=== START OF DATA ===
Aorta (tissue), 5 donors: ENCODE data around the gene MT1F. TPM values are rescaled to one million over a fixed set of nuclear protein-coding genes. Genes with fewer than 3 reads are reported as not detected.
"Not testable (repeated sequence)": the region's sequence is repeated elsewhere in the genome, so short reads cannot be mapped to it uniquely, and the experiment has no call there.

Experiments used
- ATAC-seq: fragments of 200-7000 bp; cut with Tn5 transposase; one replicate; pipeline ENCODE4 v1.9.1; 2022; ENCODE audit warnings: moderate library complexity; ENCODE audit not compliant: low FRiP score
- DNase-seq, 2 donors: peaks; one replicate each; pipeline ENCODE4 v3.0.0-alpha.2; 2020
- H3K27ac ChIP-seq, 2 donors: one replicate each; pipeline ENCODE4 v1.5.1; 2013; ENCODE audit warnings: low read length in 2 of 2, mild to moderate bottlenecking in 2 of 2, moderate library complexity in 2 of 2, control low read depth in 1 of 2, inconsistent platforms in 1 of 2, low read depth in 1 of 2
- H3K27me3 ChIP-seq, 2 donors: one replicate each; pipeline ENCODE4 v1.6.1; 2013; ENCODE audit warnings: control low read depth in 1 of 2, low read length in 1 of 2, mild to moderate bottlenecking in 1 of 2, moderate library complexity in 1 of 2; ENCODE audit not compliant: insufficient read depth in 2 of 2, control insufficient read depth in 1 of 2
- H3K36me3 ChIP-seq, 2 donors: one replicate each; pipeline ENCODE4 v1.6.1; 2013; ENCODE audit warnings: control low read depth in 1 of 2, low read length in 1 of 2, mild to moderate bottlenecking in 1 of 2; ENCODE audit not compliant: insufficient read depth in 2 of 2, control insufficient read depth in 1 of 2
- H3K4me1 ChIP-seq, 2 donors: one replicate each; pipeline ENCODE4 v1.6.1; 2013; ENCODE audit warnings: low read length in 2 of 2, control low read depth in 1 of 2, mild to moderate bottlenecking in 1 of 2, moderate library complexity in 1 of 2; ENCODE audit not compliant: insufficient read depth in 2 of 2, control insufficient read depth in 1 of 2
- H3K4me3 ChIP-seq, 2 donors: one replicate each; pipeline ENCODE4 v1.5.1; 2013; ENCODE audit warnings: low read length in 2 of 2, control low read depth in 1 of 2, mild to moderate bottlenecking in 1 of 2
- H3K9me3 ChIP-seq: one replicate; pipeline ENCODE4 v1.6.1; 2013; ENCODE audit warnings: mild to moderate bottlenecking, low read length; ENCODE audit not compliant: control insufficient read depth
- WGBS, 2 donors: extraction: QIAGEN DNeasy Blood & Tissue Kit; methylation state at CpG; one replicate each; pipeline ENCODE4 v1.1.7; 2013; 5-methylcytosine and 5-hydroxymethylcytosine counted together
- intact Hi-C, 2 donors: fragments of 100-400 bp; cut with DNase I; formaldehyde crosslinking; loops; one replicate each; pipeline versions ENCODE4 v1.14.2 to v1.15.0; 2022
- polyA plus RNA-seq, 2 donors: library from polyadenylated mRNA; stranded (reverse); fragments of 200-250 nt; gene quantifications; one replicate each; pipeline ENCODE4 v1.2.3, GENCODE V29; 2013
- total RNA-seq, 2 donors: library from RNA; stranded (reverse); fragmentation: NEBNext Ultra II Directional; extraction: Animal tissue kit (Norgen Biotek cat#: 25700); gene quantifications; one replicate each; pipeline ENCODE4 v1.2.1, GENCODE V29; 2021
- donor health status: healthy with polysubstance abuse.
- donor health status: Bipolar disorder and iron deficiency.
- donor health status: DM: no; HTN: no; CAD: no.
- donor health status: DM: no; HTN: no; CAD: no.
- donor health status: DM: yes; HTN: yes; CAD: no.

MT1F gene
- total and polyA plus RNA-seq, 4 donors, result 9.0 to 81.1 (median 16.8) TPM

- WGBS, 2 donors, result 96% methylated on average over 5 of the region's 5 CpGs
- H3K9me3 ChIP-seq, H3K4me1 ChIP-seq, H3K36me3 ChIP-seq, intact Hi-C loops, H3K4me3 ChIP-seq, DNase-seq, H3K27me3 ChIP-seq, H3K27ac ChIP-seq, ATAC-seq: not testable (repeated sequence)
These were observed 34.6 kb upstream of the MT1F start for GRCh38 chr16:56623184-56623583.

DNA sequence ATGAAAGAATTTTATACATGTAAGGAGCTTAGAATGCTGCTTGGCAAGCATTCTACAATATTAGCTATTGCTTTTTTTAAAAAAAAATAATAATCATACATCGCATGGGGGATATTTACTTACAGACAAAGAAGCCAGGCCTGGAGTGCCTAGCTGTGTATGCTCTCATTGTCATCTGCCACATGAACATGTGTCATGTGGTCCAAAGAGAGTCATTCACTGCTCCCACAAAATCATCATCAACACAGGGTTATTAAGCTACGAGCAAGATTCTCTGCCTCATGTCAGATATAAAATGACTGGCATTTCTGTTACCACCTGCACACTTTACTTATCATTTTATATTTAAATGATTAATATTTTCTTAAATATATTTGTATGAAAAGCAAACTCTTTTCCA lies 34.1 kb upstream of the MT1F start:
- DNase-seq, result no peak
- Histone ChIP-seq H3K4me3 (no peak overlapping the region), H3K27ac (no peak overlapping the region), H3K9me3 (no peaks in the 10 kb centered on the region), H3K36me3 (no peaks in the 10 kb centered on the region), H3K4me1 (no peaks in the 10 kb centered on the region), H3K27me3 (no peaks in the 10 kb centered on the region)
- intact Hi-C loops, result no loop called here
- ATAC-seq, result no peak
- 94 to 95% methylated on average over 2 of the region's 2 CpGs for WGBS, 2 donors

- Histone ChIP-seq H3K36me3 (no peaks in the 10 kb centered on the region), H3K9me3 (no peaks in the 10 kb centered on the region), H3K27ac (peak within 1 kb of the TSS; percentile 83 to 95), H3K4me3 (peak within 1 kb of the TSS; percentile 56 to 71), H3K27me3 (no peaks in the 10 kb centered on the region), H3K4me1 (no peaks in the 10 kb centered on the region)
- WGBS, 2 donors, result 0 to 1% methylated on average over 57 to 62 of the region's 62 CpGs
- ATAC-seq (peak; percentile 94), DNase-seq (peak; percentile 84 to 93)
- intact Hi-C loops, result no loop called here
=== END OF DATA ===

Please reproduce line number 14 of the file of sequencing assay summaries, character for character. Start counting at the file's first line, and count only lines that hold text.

- polyA plus RNA-seq, 2 donors: library from polyadenylated mRNA; stranded (reverse); fragments of 200-250 nt; gene quantifications; one replicate each; pipeline ENCODE4 v1.2.3, GENCODE V29; 2013